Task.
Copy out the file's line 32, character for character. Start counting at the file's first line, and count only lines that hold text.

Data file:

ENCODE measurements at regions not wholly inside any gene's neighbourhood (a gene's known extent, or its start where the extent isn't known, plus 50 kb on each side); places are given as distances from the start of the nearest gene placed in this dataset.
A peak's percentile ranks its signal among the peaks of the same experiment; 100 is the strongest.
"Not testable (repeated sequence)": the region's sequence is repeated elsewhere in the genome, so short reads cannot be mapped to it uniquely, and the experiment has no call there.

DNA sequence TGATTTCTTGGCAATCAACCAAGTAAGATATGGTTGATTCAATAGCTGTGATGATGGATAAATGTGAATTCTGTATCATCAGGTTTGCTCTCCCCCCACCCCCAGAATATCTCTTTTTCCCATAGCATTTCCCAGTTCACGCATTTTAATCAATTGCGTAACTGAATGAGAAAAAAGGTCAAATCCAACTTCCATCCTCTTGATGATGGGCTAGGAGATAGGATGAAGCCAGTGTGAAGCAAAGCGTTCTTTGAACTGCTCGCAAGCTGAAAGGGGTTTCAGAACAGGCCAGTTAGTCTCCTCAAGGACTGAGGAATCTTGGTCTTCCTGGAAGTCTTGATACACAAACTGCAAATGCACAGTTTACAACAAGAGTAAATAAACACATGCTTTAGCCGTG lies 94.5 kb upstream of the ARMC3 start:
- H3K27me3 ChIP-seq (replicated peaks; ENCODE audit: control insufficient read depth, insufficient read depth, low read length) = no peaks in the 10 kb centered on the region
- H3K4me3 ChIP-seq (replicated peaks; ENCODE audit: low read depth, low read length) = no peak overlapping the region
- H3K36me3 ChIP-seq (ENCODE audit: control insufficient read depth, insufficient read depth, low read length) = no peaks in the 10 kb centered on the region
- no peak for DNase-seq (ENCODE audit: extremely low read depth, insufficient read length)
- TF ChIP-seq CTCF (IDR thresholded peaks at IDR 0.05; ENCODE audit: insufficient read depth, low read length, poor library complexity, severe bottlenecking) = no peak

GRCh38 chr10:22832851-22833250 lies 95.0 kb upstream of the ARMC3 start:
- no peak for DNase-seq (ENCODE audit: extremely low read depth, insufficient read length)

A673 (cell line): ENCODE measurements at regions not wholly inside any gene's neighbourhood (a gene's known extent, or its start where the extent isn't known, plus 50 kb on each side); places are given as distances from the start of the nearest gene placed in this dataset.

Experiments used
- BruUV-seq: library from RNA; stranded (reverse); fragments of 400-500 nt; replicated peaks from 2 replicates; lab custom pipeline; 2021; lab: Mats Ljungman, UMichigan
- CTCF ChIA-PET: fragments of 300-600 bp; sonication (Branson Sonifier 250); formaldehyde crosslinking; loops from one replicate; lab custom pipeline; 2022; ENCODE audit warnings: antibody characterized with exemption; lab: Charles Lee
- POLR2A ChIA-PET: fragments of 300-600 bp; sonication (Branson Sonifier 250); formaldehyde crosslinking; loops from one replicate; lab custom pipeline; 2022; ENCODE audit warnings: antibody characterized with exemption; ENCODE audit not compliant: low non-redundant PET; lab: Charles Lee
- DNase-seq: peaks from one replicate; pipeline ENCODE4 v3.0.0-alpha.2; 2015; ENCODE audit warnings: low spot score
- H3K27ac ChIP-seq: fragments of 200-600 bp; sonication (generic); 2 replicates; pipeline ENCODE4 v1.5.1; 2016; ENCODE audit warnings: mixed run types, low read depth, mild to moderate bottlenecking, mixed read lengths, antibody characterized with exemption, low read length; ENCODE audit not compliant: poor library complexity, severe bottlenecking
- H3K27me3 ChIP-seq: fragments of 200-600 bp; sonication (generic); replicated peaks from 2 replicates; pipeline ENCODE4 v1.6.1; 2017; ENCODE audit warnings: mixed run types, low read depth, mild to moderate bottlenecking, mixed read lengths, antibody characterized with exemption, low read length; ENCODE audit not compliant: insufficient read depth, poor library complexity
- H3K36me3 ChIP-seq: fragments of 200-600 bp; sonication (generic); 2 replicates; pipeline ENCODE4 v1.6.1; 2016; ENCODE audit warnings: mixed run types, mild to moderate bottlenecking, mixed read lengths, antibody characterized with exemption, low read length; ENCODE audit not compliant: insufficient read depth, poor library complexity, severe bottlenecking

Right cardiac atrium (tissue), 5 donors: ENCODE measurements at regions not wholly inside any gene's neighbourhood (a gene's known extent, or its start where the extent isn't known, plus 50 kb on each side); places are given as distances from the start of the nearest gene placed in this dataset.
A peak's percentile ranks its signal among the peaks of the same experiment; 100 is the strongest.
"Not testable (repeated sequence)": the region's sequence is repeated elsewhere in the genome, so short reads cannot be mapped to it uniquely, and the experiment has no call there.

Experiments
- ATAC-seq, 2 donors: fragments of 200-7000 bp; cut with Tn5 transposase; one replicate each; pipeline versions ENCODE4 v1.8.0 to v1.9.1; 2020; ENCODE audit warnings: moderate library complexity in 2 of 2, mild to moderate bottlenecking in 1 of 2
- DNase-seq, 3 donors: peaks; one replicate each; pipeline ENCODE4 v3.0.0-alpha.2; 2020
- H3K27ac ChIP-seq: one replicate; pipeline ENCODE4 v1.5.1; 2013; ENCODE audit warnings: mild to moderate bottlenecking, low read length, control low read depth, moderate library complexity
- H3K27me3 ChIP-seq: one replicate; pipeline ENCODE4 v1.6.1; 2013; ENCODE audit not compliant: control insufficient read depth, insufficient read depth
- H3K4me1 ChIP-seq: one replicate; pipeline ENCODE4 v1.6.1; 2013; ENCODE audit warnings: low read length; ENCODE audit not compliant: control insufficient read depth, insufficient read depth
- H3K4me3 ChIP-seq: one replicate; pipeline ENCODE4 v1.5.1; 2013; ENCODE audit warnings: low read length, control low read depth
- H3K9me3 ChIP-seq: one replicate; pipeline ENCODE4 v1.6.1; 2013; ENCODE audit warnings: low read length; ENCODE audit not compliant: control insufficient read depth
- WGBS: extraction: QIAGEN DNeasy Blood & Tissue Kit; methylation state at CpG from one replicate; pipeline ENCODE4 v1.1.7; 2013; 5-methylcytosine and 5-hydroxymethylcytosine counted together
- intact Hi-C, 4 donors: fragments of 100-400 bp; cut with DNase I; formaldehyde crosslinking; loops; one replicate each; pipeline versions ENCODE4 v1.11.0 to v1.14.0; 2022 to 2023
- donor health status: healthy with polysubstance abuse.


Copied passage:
- WGBS: extraction: QIAGEN DNeasy Blood & Tissue Kit; methylation state at CpG from one replicate; pipeline ENCODE4 v1.1.7; 2013; 5-methylcytosine and 5-hydroxymethylcytosine counted together